That’s really not the case at all – the subsidies for high-end, mid-range, and low-end phones can vary quite substantially. The only real constant is the final subsidized price, which has settled into the pattern where, excepting sales or other specials, subsidized low-end phones are free, mid-range (or previously high-end) phones are $100, recent high-end phones are $200, and giant-screened phone-tablet hybrids (oh how I loathe the term “phablet”) are $300. And when there are deviations from those prices, they’re almost exclusively downward in the case of OEMs or platforms trying to gain traction (e.g. WP8 phones).
For example, go to AT&T’s website and look at the prices of the iPhone 5, Galaxy S4, HTC One, and LG Optimus G Pro. The subsidized price for each are all $200, but the unsubsidized prices are $650, $640, $600, and $550, respectively.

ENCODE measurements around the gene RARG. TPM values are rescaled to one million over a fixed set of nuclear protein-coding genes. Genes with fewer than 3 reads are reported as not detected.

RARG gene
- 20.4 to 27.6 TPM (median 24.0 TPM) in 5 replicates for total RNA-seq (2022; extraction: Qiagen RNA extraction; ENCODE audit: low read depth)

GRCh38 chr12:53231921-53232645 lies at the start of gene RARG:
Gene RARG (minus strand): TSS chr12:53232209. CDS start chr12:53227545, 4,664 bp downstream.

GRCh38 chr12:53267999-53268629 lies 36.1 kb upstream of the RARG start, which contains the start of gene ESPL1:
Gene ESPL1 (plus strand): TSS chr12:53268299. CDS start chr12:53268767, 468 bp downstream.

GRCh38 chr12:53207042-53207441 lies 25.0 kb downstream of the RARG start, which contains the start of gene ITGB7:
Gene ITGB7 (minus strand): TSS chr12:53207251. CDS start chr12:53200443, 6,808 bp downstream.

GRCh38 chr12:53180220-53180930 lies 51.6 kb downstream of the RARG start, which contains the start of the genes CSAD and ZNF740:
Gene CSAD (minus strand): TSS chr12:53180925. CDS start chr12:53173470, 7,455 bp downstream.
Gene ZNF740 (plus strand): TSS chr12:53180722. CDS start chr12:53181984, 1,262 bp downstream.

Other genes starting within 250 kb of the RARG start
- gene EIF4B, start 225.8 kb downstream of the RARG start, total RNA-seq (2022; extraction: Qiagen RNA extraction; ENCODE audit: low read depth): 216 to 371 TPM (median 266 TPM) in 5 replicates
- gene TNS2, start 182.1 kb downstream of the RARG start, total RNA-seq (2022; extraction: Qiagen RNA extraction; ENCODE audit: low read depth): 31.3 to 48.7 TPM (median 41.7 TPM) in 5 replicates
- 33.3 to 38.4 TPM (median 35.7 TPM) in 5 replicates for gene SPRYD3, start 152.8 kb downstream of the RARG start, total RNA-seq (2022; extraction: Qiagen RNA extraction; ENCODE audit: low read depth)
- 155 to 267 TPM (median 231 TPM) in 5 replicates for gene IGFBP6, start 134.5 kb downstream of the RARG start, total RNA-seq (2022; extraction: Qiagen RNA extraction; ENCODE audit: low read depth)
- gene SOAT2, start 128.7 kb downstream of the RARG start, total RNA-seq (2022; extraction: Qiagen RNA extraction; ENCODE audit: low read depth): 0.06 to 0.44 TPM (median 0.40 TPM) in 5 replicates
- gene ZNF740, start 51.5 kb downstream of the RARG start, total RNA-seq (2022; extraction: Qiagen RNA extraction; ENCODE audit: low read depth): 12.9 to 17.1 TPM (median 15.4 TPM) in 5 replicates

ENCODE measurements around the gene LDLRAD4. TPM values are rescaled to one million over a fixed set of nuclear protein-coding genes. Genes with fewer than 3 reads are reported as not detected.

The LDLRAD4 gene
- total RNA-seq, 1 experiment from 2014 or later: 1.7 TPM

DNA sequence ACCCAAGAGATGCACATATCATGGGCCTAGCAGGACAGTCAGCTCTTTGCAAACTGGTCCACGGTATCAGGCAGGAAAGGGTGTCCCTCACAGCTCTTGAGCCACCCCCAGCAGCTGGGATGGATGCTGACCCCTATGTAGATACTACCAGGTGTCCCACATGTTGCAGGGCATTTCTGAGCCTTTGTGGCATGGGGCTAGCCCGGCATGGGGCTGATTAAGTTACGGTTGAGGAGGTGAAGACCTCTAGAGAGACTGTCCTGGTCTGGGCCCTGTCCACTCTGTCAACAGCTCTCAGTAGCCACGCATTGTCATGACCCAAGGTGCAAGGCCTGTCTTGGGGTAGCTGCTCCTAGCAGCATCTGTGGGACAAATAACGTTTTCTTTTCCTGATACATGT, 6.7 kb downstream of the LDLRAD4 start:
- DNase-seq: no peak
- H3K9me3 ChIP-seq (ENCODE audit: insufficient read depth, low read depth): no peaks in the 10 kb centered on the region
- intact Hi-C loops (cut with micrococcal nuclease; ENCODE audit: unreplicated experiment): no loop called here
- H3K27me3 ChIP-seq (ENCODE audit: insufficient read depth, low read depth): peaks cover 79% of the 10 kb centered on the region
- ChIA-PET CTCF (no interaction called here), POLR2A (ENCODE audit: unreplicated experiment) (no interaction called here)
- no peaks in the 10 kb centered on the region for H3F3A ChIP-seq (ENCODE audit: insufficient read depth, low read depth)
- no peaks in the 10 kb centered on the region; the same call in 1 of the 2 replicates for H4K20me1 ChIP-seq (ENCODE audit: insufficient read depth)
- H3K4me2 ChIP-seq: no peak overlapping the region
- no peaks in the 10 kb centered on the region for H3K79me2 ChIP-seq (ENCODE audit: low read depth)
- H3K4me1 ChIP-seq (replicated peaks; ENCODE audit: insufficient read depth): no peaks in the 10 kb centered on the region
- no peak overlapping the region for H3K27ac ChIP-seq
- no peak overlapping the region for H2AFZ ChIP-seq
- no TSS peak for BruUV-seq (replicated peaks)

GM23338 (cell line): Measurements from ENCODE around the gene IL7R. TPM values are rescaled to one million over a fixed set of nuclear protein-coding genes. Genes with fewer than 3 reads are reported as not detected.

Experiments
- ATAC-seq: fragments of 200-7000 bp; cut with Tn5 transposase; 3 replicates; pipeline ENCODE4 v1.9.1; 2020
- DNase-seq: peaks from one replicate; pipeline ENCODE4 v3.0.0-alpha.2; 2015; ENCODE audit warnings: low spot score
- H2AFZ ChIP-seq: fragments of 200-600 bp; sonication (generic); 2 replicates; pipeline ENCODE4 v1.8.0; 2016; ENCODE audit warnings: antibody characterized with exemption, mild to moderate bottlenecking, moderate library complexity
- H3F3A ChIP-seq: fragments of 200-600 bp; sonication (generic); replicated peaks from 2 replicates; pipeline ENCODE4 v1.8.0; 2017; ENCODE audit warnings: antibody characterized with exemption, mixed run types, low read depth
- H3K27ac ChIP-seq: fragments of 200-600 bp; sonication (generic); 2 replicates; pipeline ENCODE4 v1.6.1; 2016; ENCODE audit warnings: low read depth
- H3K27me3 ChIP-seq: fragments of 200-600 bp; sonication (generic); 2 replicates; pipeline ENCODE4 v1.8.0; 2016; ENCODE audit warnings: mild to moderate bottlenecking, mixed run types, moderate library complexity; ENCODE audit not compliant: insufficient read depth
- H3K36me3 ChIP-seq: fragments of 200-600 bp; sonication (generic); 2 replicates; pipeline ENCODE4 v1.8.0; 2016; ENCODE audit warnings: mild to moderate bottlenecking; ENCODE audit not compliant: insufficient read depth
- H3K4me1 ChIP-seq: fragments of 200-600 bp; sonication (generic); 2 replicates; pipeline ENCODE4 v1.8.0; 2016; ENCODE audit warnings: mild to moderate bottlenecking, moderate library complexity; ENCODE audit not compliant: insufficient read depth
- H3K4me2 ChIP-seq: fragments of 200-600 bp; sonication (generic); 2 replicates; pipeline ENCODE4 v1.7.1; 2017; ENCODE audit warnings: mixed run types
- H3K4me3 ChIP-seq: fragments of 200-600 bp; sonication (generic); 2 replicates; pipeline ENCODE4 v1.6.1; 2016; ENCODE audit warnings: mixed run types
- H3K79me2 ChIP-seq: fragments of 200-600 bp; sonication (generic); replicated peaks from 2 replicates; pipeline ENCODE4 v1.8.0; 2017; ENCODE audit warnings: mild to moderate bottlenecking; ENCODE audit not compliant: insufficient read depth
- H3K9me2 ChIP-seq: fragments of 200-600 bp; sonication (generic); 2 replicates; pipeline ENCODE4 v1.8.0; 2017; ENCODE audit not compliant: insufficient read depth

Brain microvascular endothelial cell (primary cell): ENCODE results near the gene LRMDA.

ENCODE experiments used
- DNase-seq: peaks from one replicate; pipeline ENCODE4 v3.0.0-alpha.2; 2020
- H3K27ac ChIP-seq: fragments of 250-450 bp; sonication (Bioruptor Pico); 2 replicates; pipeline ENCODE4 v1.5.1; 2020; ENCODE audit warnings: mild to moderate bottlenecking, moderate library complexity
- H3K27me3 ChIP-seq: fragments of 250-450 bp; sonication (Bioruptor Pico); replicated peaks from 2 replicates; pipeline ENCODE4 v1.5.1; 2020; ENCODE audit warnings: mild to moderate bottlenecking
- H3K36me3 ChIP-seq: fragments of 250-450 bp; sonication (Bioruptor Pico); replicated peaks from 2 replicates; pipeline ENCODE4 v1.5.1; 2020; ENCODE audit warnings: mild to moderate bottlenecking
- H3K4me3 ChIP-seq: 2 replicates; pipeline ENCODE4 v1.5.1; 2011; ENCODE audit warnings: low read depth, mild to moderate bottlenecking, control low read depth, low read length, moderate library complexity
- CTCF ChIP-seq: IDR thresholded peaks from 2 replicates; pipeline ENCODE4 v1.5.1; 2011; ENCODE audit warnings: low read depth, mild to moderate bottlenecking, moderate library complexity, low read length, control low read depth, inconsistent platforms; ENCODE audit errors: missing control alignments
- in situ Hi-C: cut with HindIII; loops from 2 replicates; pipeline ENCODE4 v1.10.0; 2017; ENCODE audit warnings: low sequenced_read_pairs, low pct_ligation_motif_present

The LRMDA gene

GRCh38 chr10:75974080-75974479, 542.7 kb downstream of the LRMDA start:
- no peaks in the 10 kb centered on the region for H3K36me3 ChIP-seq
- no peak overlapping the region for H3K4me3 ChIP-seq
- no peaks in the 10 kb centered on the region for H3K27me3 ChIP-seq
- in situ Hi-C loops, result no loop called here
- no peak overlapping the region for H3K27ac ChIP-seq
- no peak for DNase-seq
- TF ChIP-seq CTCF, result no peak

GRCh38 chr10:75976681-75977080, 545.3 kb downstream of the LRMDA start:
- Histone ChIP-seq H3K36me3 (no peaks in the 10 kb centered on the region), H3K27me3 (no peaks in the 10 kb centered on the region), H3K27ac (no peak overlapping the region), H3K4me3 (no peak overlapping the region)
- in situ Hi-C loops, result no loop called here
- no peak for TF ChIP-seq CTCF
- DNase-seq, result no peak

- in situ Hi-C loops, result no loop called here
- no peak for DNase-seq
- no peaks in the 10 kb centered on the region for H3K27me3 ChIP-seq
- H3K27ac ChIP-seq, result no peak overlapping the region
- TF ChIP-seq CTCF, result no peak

The vast majority of the people in the US market (where the “made in America” factor has appeal) will be buying it with carrier subsidy, which means it’ll be the same $149 or $199 that every other high-end smartphone costs regardless of how much more or less it costs Moto to build it here.
That Motorola is building a new phone is complete non-news – what everyone actually wants to know is what influence Google has on it and what customization if any they make to AOSP Android, and on that front we still don’t know anything.
That it’s being built in the US is kinda nice though, I guess? It could have some effect on the price of the device, but in the US market that’s pretty much irrelevant anyway.